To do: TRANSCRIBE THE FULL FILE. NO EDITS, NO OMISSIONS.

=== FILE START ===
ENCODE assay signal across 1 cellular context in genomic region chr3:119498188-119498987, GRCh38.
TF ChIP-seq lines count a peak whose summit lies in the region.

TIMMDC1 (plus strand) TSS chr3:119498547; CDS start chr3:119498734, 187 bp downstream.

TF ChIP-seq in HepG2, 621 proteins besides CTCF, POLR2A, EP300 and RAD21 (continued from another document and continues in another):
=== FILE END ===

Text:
ENCODE assay signal across 1 cellular context in genomic region chr3:119498188-119498987, GRCh38.
TF ChIP-seq lines count a peak whose summit lies in the region.

TIMMDC1 (plus strand) TSS chr3:119498547; CDS start chr3:119498734, 187 bp downstream.

TF ChIP-seq in HepG2, 621 proteins besides CTCF, POLR2A, EP300 and RAD21 (continued from another document and continues in another):